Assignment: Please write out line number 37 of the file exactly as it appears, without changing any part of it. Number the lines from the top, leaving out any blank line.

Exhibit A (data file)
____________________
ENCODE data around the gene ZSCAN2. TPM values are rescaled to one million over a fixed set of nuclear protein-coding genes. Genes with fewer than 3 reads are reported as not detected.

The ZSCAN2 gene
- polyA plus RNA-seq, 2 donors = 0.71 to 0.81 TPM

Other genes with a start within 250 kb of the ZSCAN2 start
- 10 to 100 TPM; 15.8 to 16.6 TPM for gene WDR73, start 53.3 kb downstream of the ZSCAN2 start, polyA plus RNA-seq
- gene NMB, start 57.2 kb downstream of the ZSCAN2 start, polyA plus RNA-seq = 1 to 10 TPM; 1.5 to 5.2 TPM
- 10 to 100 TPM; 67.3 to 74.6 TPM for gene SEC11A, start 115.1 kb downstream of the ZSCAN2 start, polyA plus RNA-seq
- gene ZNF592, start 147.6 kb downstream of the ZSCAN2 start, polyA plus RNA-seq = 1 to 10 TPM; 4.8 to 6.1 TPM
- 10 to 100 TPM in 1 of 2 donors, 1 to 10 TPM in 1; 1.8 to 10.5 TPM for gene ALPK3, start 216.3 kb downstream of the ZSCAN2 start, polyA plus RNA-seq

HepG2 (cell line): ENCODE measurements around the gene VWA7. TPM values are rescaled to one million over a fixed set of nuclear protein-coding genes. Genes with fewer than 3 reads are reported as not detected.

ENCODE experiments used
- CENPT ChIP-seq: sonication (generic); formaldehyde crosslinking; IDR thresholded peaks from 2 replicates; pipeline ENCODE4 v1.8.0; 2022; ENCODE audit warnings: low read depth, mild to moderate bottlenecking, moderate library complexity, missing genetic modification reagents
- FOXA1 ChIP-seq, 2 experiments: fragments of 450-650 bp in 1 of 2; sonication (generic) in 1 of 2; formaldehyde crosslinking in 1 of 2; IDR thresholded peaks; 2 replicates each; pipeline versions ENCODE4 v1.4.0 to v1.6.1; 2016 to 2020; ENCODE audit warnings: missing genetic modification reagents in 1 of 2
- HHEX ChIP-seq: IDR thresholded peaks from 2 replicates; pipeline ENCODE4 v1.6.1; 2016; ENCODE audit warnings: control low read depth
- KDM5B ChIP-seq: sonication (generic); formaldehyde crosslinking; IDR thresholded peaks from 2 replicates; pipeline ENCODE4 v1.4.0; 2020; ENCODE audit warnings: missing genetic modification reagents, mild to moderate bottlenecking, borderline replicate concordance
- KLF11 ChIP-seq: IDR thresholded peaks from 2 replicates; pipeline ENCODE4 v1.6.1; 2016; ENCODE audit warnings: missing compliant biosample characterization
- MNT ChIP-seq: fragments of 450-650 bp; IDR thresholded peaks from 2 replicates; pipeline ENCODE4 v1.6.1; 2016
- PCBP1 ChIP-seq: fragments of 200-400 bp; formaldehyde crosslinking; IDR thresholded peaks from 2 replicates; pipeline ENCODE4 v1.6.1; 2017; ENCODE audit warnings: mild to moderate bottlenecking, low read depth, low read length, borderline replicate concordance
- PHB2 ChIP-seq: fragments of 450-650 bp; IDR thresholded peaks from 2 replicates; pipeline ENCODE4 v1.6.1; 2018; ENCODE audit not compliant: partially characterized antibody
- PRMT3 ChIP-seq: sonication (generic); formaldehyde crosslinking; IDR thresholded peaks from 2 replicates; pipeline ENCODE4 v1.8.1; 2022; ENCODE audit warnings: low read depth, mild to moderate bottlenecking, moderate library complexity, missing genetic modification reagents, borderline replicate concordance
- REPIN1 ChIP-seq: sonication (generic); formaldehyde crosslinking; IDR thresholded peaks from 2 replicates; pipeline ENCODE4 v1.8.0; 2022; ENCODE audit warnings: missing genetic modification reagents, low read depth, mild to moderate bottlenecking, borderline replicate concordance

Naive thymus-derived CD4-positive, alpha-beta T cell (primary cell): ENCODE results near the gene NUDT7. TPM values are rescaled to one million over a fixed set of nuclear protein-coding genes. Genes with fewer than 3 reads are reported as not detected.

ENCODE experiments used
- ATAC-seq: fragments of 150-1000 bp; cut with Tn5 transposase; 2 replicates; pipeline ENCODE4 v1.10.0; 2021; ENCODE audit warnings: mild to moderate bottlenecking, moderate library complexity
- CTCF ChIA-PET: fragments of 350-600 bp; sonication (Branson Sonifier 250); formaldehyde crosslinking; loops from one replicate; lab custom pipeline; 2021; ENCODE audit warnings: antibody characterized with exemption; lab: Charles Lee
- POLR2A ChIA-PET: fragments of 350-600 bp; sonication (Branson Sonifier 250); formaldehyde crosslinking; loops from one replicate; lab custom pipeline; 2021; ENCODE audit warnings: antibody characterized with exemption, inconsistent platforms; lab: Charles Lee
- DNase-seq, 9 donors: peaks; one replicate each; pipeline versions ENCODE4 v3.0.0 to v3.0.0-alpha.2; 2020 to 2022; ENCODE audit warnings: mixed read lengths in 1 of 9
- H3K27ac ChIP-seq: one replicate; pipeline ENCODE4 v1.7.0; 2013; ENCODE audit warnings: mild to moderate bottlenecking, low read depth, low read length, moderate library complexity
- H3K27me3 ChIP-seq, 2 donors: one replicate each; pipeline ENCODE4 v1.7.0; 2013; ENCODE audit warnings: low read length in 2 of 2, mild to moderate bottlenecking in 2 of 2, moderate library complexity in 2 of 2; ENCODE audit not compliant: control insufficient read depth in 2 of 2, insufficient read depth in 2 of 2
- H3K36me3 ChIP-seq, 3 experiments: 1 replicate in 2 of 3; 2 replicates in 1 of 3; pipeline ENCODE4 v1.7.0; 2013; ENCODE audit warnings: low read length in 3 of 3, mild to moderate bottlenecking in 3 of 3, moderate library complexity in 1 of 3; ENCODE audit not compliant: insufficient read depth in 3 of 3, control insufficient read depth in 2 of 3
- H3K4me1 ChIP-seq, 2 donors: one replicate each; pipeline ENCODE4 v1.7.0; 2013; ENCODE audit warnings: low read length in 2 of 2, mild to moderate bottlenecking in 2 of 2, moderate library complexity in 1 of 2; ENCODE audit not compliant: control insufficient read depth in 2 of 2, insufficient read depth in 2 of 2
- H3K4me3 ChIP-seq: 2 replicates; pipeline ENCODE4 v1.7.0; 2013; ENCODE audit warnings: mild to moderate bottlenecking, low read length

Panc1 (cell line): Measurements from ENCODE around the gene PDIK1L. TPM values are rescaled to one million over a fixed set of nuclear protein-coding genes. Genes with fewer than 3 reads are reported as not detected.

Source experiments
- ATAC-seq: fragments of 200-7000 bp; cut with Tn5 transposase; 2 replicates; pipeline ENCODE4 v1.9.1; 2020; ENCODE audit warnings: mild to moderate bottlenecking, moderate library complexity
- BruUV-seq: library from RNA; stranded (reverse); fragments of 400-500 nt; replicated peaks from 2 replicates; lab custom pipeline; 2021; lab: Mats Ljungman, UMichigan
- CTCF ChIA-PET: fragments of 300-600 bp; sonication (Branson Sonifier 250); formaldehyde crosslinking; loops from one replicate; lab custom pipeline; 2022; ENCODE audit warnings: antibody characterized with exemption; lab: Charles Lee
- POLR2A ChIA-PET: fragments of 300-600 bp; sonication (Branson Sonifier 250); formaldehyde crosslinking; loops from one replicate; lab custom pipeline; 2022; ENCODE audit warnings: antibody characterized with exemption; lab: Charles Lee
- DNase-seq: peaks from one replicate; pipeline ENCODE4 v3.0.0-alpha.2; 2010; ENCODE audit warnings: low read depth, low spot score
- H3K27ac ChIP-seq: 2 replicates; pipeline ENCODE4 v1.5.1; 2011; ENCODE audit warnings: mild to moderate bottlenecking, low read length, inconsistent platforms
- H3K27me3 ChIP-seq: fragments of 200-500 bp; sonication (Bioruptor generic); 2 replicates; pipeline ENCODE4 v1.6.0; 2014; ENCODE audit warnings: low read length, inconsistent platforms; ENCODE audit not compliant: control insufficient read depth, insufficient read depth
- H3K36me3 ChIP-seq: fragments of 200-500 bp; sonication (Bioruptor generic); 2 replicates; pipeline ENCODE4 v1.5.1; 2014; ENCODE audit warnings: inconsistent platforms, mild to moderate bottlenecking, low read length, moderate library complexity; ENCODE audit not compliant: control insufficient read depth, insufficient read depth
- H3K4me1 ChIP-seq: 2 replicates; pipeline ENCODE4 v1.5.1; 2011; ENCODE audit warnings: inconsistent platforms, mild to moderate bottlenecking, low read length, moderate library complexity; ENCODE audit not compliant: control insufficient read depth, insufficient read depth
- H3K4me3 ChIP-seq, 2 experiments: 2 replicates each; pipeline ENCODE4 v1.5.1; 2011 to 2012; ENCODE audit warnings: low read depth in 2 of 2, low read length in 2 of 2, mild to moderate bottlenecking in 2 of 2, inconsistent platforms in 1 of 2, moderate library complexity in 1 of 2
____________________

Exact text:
- CTCF ChIA-PET: fragments of 300-600 bp; sonication (Branson Sonifier 250); formaldehyde crosslinking; loops from one replicate; lab custom pipeline; 2022; ENCODE audit warnings: antibody characterized with exemption; lab: Charles Lee